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MALAYSIA: Former media bosses duel over press issues

Ex-NST chief criticizes information minister for suppressing media freedom

Straits Times
Wednesday, February 22, 2006

By Reme Ahmad

Kuala Lumpur --- Two former media chiefs are slugging it out in the open over how the press should behave, a fight that could well have a bearing on how the media operates.

On one side of the ring is Information Minister Zainuddin Maidin, promoted from the deputy post last week.

Known widely as Datuk Zam, he was formerly group editor-in-chief of the Umno-owned mass-selling newspaper Utusan Malaysia.

On the other side is Datuk Kalimullah Hassan, former editor-in-chief of the Umno-controlled New Straits Times (NST) group and a confidant of Prime Minister Abdullah Badawi.

Called Kali by his friends, the former correspondent for Reuters news agency and The Straits Times of Singapore is now the NST adviser and executive chairman of financial services group ECM Libra.

The clash is being keenly watched amid a debate on media freedom -- the subject was raised by Cabinet ministers with Datuk Seri Abdullah barely two weeks ago.

The ministers felt that media reports had gone too far in attacking their work and that of the state authorities.

Popular Bahasa news website AgendaDaily.com dubbed the duel between the media veterans as "Zam vs Kali -- who is the boss?"

The face-off has also led to questions within Umno about whether the NST should have published Datuk Kalimullah's column that openly attacked Datuk Zainuddin, a minister with the party.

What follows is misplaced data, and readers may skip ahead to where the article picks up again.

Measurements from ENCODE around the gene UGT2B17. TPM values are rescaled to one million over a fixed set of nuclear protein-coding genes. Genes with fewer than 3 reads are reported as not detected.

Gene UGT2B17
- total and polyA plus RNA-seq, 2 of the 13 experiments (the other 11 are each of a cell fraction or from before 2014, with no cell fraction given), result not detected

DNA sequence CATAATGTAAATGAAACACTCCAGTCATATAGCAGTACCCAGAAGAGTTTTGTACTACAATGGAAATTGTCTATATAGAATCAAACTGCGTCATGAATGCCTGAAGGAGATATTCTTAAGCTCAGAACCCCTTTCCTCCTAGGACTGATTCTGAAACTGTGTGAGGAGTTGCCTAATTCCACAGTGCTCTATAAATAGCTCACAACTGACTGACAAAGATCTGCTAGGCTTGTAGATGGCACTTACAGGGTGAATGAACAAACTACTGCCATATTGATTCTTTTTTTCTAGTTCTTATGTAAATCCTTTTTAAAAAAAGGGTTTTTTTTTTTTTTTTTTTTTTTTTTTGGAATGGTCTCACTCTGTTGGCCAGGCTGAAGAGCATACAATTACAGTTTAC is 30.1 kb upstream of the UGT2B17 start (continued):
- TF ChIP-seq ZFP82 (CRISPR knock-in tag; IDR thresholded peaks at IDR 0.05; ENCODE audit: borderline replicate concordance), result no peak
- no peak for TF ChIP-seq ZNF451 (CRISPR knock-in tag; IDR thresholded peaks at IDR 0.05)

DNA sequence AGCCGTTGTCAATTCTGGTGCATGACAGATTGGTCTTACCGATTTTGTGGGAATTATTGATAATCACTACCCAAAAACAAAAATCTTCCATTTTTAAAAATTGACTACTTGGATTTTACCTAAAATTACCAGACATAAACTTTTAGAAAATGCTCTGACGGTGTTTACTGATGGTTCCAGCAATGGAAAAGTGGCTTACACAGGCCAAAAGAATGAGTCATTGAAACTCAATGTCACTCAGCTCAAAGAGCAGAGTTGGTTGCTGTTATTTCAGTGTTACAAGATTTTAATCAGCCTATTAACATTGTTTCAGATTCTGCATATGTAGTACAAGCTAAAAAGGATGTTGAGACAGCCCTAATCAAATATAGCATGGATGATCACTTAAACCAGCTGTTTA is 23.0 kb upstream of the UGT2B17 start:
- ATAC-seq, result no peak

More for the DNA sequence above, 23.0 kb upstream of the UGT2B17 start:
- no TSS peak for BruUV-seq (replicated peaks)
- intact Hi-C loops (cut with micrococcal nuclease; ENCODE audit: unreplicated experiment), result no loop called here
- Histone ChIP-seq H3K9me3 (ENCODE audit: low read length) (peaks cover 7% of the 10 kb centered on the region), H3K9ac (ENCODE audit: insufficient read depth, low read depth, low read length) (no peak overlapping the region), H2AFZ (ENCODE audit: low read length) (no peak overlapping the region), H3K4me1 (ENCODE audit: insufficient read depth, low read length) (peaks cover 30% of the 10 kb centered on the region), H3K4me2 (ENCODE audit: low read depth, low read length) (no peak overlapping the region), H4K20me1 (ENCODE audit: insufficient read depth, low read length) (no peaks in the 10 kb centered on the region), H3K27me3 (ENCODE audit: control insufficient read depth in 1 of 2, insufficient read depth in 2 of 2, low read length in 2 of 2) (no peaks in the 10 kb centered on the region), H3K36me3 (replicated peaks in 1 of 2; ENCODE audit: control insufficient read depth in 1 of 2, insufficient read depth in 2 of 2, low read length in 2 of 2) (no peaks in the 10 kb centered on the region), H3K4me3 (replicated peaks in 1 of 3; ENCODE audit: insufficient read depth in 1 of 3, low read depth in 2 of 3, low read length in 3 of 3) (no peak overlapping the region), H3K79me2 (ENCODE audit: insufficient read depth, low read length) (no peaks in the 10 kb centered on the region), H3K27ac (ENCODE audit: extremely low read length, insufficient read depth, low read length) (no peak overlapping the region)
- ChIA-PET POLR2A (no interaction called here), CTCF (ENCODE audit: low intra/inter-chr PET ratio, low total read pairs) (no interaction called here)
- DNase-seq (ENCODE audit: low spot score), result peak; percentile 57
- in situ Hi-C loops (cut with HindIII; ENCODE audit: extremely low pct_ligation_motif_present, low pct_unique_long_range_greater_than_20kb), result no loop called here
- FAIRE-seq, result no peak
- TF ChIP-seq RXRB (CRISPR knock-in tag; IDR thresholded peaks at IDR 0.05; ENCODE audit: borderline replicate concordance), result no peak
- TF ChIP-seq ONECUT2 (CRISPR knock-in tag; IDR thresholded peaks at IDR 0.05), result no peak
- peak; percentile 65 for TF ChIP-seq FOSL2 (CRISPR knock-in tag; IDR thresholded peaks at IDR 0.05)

And Datuk Kalimullah's expose of what went on in an Umno bureau meeting last week raised eyebrows on whether discussions on party matters should be made public.

Datuk Kalimullah, writing in a NST column last week, said Datuk Zainuddin has had run-ins with senior media executives "partly because he sees himself as editor of the Malaysian media," and added: "There is no such position."

He revealed that Datuk Zainuddin had sought the sacking of top NST editors at a meeting of Umno's information bureau because he was unhappy with the way the NST had played up certain issues such as the religious rights of minorities and the government's policy on bumiputeras.

Asked to respond on Monday, Datuk Zainuddin said: "I am not going to entertain rubbish. I have the bigger picture in mind."

He quickly clarified to reporters: "I'm not saying NST is rubbish, don't misunderstand me. I am just saying that I'm not going to entertain petty things."

News portal Malaysiakini.com quoted him as then asking: "Do I look like your enemy? Do I look like your editor? No!"

While Cabinet ministers have accepted that the Prime Minister wants more press freedom in order to raise public accountability and transparency, some believe media reports have been too negative.

Last week, Datuk Zainuddin signalled his unhappiness with some journalists by saying: "There is evidence to show they are not being sensitive over certain issues. This happens because there are journalists from the local media who, having served with the foreign media, embrace the Western-style freedom."

This raised hackles in the NST, which has the most number of reporters who have had experience working for foreign media groups.

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